Unregulated crypto fueling ransomware attacks globally: Report
New Delhi: Fueled by cryptocurrencies, ransomware was involved in 79 per cent of the global cybersecurity incidents in the last 18 months of pandemic, led by Conti and REvil ransomware attacks, a new report showed on Monday.
Cryptocurrency will continue to fuel cybercrimes such as ransomware and malicious cryptomining, and the trend will continue until global cryptocurrencies are better regulated, according to researchers from global cyber security firm Sophos.
Over the coming year, the ransomware landscape will become both more modular and uniform, with attack "specialists" offering different elements of an attack "as-a-service" and providing playbooks with tools and techniques that enable different adversary groups to implement very similar attacks.
Some of the most high-profile ransomware attacks of the year involved ransomware-as-a-service (RaaS), including an attack against Colonial Pipeline in the US by a 'DarkSide' affiliate.
An affiliate of Conti ransomware leaked the implementation guide provided by the operators, revealing the step-by-step tools and techniques that attackers could use to deploy the ransomware.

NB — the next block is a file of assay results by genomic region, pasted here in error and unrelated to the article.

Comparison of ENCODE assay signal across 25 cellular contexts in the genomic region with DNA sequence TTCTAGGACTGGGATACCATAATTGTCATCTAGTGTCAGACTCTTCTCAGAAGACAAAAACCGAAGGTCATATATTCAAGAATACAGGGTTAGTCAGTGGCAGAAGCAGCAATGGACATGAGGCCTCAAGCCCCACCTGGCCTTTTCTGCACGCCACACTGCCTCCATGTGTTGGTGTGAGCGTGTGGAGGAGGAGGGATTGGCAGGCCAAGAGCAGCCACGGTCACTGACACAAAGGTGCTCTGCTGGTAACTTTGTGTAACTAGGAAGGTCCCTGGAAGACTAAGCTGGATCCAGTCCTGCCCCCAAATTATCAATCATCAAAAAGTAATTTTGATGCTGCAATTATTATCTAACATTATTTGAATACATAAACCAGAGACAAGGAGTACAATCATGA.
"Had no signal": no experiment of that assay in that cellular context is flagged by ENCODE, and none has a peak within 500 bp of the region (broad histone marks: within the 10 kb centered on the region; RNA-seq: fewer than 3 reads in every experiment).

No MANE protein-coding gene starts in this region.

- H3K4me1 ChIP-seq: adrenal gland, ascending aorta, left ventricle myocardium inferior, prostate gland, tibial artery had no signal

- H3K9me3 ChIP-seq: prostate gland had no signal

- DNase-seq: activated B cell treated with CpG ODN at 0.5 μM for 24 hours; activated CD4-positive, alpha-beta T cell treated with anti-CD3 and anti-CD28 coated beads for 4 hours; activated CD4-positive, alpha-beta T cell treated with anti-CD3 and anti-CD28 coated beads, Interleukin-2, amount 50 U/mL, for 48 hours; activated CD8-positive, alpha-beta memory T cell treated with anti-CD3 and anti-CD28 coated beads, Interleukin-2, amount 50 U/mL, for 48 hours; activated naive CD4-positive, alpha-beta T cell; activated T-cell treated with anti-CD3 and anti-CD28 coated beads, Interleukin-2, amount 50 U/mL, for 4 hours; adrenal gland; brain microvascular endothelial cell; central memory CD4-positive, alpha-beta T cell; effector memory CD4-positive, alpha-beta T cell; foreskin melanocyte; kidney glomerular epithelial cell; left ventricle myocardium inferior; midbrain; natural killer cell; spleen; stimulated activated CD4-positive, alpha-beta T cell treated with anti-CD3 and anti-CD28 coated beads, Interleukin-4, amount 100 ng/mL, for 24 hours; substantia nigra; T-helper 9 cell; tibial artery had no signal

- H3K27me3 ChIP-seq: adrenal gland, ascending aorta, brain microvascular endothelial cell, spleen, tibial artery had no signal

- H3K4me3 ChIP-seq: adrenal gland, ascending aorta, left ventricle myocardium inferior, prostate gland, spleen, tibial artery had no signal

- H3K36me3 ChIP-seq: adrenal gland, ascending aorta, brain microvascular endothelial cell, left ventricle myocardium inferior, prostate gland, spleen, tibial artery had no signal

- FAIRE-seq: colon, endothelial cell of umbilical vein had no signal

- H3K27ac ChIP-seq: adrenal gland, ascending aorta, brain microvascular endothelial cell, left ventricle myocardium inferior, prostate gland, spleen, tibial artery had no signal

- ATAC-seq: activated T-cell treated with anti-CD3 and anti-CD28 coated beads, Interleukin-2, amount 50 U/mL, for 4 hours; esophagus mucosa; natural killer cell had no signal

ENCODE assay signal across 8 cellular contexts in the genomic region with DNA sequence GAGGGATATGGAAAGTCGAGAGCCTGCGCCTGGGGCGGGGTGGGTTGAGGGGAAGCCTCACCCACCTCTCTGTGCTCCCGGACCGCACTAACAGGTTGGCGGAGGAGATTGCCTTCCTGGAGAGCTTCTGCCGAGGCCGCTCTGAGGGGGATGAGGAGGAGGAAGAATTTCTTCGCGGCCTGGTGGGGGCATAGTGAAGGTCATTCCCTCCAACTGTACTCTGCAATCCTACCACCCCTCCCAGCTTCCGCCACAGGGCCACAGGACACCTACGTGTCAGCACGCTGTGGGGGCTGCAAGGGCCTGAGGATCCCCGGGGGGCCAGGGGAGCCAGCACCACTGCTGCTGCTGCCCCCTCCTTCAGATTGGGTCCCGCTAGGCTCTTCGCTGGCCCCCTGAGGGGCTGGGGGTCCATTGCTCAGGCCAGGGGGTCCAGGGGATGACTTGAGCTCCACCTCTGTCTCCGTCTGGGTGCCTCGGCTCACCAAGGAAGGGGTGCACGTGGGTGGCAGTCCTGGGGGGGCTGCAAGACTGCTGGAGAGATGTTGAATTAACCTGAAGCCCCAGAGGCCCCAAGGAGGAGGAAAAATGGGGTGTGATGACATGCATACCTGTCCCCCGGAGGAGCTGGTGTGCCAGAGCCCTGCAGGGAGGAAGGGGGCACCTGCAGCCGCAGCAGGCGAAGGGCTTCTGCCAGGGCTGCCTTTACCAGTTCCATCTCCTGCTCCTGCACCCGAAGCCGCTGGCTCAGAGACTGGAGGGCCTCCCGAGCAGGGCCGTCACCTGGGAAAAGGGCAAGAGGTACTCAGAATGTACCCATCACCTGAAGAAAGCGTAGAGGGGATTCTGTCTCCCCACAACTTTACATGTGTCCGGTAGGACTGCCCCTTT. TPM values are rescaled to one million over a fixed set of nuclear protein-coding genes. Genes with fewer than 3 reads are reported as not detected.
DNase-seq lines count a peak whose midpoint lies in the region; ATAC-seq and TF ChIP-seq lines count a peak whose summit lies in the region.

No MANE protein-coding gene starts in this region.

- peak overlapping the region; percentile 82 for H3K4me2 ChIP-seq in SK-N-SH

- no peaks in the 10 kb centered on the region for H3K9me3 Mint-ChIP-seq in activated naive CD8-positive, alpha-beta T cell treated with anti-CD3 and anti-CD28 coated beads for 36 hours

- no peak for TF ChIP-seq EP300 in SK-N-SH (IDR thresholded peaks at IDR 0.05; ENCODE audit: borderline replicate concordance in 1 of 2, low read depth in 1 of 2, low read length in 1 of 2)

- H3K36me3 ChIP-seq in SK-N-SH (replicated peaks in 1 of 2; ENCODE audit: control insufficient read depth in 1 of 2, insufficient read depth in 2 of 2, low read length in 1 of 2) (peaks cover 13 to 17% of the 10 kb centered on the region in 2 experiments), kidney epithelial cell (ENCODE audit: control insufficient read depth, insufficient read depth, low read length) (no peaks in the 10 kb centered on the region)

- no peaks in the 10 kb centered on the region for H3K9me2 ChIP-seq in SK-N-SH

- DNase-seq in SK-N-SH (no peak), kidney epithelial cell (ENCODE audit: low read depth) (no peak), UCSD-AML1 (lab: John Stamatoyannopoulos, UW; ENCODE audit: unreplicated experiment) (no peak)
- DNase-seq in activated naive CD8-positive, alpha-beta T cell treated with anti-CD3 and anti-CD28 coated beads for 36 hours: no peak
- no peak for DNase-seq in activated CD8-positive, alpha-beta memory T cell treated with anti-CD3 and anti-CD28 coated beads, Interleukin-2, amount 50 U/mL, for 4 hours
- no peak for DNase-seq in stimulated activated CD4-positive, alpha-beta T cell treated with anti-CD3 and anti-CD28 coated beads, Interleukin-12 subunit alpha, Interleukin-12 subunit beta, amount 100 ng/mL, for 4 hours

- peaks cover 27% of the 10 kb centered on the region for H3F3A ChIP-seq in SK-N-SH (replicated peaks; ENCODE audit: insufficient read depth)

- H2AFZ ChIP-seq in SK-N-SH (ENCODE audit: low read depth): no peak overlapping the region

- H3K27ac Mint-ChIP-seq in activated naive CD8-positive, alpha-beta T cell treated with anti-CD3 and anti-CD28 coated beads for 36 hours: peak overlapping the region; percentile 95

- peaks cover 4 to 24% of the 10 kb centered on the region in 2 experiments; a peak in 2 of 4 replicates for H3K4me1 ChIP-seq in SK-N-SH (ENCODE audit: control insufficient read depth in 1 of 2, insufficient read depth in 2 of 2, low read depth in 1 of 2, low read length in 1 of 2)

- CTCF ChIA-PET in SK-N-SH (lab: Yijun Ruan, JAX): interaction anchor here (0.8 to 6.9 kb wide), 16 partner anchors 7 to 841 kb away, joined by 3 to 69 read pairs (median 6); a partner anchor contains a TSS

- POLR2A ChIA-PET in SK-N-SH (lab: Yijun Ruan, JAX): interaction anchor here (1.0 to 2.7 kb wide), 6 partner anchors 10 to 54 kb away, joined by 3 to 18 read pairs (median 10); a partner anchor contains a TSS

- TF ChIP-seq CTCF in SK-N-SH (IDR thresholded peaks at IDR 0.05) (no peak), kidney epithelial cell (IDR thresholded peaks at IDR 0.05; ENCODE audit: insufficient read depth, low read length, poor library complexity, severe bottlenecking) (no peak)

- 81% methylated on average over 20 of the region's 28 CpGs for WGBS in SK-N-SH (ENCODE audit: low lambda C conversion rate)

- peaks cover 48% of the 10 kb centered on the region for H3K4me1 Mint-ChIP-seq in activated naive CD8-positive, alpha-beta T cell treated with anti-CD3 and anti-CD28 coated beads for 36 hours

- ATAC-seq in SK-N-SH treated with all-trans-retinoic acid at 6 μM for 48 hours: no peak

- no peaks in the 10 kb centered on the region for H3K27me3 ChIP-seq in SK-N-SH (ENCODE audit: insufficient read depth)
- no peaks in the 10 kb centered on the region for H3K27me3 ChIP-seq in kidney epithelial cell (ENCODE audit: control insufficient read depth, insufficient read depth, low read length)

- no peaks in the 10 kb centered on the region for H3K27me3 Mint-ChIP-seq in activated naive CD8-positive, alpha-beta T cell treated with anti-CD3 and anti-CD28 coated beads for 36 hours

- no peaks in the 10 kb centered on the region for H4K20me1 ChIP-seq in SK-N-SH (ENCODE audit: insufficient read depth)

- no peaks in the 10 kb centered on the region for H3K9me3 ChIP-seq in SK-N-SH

"Ransomware thrives because of its ability to adapt and innovate," said Chester Wisniewski, principal research scientist at Sophos.
"In 2021, RaaS developers are investing their time and energy in creating sophisticated code and determining how best to extract the largest payments from victims, insurance companies, and negotiators," Wisniewski said in a statement.
During 2021, Sophos researchers uncovered cryptominers such as Lemon Duck and the less common, MrbMiner, taking advantage of the access provided by newly-reported vulnerabilities and targets already breached by ransomware operators to install cryptominers on computers and servers.
The use of multiple forms of extortion by ransomware attackers to pressure victims into paying the ransom is expected to continue and increase in range and intensity, the report noted.
"It is no longer enough for organisations to assume they're safe by simply monitoring security tools and ensuring they are detecting malicious code," said Wisniewski. IANS